You know what, the band has great musicianship and writing, but people butt heads. It’s like a family. And everybody has a difference of opinion, but the combination has proved time and time over again to work. Jonathan [Cain] has his ballads that he does, that’s a bit more pop, but then there’s stuff he wrote with Steve that are R&B-influenced, which is a huge factor. That turns a rock song into a soul rock song, you know? Rock 'n' soul is like, the coolest stuff ever, I think. We wrote some great timeless music, I guess you could call it.

Reflecting back on the fact that you joined Santana at the age of 15, what are a few of the career highlights that stand out to you?

Shortly after I joined the band, we traveled all over the world, and what an amazing experience that was for me. I was so young, still in high school at the time. There’s one thing in particular, though, that was monumental to me, and Carlos and I still talk about it. We were playing in London and Eric Clapton was there — I had met Eric Clapton right before joining Santana, and he came into the studio while we were jamming for the Santana III record. Eric was a big fan of the band, so he stopped by while they were in San Francisco. So we jammed for a few hours, said hello and goodbye. He got a hold of me the next day at the studio and invited me to play with him at Berkeley Community Theater with Derek and the Dominos. I got a ride — because I didn’t have a driver’s license, or a car — and he told me to come on stage to play with them. I had a blast, and he asked me to go to the hotel that night, and he proceeded to ask me to move to London to join his band! I felt like I was a day away from getting an offer to join the Santana band; when that happened, they moved a little quicker. And lucky me! I wish I could’ve split myself in half and went both places. I would’ve loved to have played with Eric, but I made the right choice because shortly after that, the Dominos broke up.

But who knows what could happen in the future? We’re still here!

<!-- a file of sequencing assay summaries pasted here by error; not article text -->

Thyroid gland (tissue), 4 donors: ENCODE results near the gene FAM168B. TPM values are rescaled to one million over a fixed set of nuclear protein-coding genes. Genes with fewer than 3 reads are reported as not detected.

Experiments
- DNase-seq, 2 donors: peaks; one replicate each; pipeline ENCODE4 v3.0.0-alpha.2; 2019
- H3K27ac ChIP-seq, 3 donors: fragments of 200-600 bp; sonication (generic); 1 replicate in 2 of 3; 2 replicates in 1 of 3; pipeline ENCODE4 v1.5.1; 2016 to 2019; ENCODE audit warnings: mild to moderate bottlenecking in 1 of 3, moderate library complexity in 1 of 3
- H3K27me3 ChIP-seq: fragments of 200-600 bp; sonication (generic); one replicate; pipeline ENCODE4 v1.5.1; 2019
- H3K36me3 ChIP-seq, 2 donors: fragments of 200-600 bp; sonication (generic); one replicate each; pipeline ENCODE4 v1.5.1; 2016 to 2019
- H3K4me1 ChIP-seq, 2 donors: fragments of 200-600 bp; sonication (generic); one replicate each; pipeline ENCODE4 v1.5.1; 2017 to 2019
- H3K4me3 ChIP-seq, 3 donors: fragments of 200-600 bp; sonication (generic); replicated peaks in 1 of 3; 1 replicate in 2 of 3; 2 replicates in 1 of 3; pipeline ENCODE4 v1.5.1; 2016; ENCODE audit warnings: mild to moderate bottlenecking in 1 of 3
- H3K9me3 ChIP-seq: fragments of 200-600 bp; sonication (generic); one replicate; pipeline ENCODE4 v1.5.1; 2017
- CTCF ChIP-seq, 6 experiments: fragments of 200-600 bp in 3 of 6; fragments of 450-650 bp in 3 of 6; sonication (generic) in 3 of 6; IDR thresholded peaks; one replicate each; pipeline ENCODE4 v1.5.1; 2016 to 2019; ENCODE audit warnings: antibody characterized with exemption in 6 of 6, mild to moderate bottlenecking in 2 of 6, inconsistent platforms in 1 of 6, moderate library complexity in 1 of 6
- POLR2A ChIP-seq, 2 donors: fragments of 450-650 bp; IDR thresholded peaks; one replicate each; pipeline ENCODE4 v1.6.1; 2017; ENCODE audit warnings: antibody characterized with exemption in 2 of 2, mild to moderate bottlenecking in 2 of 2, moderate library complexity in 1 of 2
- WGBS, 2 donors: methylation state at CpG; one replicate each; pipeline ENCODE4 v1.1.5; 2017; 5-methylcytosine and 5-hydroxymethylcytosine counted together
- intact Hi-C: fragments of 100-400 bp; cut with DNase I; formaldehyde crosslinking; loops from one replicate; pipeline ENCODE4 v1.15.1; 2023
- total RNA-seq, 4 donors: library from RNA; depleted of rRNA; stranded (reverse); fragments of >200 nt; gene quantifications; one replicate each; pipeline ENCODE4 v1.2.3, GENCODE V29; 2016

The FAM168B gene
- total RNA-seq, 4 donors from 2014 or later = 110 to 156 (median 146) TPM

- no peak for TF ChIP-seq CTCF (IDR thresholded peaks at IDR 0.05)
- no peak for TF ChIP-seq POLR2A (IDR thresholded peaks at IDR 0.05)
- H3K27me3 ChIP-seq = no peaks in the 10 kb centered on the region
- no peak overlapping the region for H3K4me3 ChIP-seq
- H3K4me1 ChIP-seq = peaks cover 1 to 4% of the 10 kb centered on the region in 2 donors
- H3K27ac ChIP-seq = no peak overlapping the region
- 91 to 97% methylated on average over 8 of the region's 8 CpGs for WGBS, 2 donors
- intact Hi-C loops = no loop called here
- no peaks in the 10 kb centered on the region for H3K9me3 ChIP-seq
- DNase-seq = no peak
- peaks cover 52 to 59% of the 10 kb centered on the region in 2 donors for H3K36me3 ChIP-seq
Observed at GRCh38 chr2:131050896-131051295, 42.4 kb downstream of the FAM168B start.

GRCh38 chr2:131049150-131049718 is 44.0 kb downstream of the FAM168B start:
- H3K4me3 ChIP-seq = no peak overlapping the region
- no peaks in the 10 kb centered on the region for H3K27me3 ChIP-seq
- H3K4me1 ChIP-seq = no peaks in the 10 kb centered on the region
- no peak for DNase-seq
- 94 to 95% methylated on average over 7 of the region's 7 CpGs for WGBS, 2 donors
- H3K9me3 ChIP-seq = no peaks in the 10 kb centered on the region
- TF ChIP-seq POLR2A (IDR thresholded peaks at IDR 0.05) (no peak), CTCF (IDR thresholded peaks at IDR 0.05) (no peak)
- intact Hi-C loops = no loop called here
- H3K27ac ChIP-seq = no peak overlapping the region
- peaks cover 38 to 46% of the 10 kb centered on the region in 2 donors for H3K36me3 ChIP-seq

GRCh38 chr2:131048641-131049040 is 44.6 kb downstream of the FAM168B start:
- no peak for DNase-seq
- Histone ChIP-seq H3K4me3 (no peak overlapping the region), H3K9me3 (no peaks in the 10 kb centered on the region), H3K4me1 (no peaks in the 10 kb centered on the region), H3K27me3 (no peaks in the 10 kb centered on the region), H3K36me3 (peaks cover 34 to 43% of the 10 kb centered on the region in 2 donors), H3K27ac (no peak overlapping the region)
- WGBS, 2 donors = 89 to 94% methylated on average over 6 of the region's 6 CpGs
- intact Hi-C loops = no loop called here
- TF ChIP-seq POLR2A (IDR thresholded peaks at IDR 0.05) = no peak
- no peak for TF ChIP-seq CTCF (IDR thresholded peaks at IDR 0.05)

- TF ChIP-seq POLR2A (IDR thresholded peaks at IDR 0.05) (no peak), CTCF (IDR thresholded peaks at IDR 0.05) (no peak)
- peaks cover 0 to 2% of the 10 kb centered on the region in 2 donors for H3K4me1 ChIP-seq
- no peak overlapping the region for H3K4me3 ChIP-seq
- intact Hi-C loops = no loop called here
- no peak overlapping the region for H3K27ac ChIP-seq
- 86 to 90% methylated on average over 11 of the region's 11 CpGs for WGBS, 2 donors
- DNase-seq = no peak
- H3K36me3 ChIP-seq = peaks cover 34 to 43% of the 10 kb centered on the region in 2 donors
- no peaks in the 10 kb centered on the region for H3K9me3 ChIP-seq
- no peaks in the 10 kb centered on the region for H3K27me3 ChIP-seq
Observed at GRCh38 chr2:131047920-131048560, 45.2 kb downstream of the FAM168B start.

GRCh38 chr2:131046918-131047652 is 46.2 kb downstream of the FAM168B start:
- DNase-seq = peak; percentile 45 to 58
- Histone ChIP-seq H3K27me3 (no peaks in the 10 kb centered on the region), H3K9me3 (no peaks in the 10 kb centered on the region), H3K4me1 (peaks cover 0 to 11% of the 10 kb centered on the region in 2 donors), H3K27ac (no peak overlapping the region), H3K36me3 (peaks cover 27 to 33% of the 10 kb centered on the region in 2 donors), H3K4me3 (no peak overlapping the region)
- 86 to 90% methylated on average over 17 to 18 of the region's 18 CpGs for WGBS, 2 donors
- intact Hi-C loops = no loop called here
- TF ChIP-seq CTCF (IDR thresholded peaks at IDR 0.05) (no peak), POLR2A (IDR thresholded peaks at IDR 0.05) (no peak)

But I got sidetracked. The story I was going to tell you about the memory that stood out: I played London Hammersmith with Santana, and that night it was Eric Clapton, and Jeff Beck were some of the people on stage. It was crazy. We kicked so much ass. The next day there was a picture of me, and it said, "Schon Burns Clapton" and I was like oh shit! ... Sometimes journalists like to stir things up.

That’s an amazing story, though. So, you’ve performed with so many musical legends over the years. Can you name someone that you haven’t collaborated with, or shared the stage with, that is on your bucket list?
When you play with someone new and different, they bring something different out of you. You bring something out of them, and they bring it out of you. You know when Journey gets together, we sound like us.

Can fans expect new Journey music any time soon?

Absolutely. I’ve been writing and have a lot of ideas. We’re going to be out on tour this year, and then I’m going to push Jon to do something. Even if we don’t do a full record. I don’t feel like we need to do a full record each year – it’s costly and time-consuming. ... However, I have a hard time sitting in neutral, and I’m not all about nostalgia. I’m always aspiring to move forward, regardless of the state of the industry. We could easily do a song or two songs a year, and get them placed in a movie or something. If records are really not selling as well as everyone would like, bands have to evolve. If you don’t evolve, you get trapped. If you get in that place, where you’re comfortable looking at your gold records on the wall, then you’re on the way out. And I’m not there yet. I won’t be done for quite some time.